Oldham Historical Research Group

'What passing-bells for these who die as cattle?
- Only the monstrous anger of the guns.'
from 'Anthem for Doomed Youth' by Wilfred Owen

31st MAY - 1st JUNE 1916

Transcript from: 'More Sea Fights of the Great War'
by W.L. Wyllie, C. Owen & W.D. Kirkpatrick
pub. 1919


In the last week of May, 1916, the Grand Fleet was in an unusual state of excitement. The finals of the Grand Boxing Competition were to be decided on board the sports-ship Borodino. Tuesday, the 30th, had been fixed for the great event, and a general order of "Make and mend clothes" (Saturday routine) was issued to enable as many men as possible to attend.

A further holiday was in prospect, for June 1 was Ascension Day, and Admiral Jellicoe made a flag general, that the day would be observed as Sunday throughout the fleet.

Towards the close of the boxing competition there seemed to be a marked tendency to hasten the events, and before the actual finish it was apparent that something unusual was in progress. The men had been brought to the Borodino by the attached drifters, but the urgent necessity to get them back to their ships was so great that the sports ship herself got under way, going alongside the super-Dread-noughts, whilst drifters and picket-boats were busy transferring spectators and competitors alike to their floating homes. The greatest activity occurred in the flag-ships, and steam was raised in record time, for the rumour went round, "The German Fleet is out at last."

When Drake was told that the Armada was sighted he finished his game of bowls before going out to battle. There was no hurry in those good old days. He knew that the "invincible" fleets of Philip, running before the wind in a great half moon, would take many days to reach the Straits of Dover and might be harassed all the way.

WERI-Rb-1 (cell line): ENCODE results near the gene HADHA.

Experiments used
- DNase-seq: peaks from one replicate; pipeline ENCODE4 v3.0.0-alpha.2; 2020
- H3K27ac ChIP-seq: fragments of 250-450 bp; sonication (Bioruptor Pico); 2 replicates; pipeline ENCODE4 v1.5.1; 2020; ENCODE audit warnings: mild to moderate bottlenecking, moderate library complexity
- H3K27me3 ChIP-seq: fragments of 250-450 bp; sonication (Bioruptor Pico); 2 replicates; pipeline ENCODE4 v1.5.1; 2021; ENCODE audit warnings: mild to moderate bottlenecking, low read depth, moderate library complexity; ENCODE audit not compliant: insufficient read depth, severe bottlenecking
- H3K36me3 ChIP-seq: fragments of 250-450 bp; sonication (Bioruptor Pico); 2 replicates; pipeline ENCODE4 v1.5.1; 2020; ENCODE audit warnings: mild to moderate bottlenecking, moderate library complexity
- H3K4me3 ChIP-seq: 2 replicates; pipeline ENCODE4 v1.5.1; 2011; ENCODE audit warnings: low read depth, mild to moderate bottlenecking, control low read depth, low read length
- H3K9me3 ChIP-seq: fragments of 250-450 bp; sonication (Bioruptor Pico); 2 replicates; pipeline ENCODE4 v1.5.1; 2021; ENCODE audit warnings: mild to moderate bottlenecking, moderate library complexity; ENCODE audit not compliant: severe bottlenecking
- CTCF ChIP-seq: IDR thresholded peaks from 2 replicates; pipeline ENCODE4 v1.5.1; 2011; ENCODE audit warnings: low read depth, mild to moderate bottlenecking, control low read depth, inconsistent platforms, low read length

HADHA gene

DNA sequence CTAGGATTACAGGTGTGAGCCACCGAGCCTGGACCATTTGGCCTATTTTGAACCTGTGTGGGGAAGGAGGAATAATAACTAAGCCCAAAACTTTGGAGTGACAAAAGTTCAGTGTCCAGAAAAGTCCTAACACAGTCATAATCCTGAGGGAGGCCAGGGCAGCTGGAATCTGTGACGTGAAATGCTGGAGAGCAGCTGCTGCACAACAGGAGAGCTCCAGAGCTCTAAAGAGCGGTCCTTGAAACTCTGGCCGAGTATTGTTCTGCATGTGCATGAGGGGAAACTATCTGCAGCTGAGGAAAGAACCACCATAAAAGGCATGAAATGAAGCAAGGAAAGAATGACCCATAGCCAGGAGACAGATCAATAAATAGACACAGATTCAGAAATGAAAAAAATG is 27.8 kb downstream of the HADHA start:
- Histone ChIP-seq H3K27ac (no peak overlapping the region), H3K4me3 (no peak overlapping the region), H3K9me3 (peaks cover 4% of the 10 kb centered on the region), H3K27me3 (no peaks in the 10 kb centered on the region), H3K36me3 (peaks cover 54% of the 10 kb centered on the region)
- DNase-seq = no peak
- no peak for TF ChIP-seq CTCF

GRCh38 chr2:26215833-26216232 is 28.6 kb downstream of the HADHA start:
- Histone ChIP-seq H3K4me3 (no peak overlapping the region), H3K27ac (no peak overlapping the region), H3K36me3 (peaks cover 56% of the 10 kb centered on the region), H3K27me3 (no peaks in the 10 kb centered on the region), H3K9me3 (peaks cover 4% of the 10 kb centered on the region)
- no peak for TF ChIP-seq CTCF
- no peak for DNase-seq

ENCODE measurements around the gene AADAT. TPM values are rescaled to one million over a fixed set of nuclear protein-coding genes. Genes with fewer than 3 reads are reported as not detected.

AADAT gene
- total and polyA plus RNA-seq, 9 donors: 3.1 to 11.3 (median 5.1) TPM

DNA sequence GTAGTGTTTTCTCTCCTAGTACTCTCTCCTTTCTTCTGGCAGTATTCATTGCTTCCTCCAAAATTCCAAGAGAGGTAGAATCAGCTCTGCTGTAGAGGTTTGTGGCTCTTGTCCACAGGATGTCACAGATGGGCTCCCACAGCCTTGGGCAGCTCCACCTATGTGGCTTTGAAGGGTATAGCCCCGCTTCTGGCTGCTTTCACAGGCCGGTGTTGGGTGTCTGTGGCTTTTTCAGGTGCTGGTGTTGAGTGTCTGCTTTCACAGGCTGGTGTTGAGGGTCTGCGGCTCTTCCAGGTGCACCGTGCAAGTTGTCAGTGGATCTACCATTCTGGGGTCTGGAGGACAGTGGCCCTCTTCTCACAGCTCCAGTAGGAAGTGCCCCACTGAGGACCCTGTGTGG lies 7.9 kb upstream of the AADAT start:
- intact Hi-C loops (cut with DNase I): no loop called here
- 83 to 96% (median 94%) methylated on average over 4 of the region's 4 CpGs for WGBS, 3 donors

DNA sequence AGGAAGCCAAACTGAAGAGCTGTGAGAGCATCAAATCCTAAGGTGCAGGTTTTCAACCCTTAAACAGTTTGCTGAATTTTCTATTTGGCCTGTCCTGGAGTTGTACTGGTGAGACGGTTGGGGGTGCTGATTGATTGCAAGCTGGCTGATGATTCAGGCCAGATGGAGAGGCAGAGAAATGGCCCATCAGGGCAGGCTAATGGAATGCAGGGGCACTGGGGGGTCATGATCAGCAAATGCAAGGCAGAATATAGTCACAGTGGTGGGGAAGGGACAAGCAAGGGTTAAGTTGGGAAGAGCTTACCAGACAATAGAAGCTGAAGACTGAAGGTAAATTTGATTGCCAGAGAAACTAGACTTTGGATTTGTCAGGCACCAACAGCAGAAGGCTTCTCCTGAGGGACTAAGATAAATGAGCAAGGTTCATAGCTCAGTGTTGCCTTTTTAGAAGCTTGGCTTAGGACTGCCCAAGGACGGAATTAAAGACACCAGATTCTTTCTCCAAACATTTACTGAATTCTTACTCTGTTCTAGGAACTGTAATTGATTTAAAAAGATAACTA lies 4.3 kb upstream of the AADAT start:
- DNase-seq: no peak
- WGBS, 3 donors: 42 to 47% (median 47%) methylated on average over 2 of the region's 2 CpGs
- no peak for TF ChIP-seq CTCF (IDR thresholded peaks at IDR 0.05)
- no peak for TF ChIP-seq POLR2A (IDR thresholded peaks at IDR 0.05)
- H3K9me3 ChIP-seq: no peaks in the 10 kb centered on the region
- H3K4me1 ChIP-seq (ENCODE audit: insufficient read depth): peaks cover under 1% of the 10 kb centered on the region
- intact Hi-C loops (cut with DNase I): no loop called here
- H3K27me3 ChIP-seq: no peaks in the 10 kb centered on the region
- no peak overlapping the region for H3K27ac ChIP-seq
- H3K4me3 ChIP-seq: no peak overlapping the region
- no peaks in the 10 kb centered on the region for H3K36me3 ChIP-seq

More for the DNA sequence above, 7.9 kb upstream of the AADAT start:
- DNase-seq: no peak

p. 112

Our modern sailors, on the contrary, were certain that the only way to crush the High Sea Fleet was to rush at highest possible speed to deliver an overwhelming blow. Accordingly, every available ship put to sea at once.

It is hard to say how much the Commander-in-Chief knew of the movements of the enemy, but it is a remarkable fact that in the great Battle of Jutland a German sortie in force exactly coincided with one of our periodical sweeps. We do not know why the German High Sea Fleet put to sea. There may have been political pressure or a feeling in high places that the time had come for the Imperial Navy to show its power. Perhaps the High Sea Fleet went out only to exercise the men. Under the German system the crew did not live on board the battleship, but in barracks ashore. The vessels, all subdivided as they were into small compartments, would not make very comfortable lodgings, but to prevent demoralisation the men had to be kept trained.

At this moment the Crown Prince's Army was making the tremendous attack on Verdun, Fort Douaumont, the Fille Morte and other bloodstained fields. Perhaps the German Fleet was ordered out simply to make a diversion, and thus help the army in Cham- pagne. Whatever tlie cause, the High Sea Fleet was on the afternoon of May 31 to the westward of Horn Reef. The movement of the British Fleet had been carefully arranged by Sir John Jellicoe and his Staff. Sir Thomas Jerram, in King George V., with the Second Battle Squadron, was ordered to leave his base at Cromarty, and, after carrying out a sweep, was to meet the rest of the Battle Fleet in a position about half-way between Newcastle and the Naze of Norway.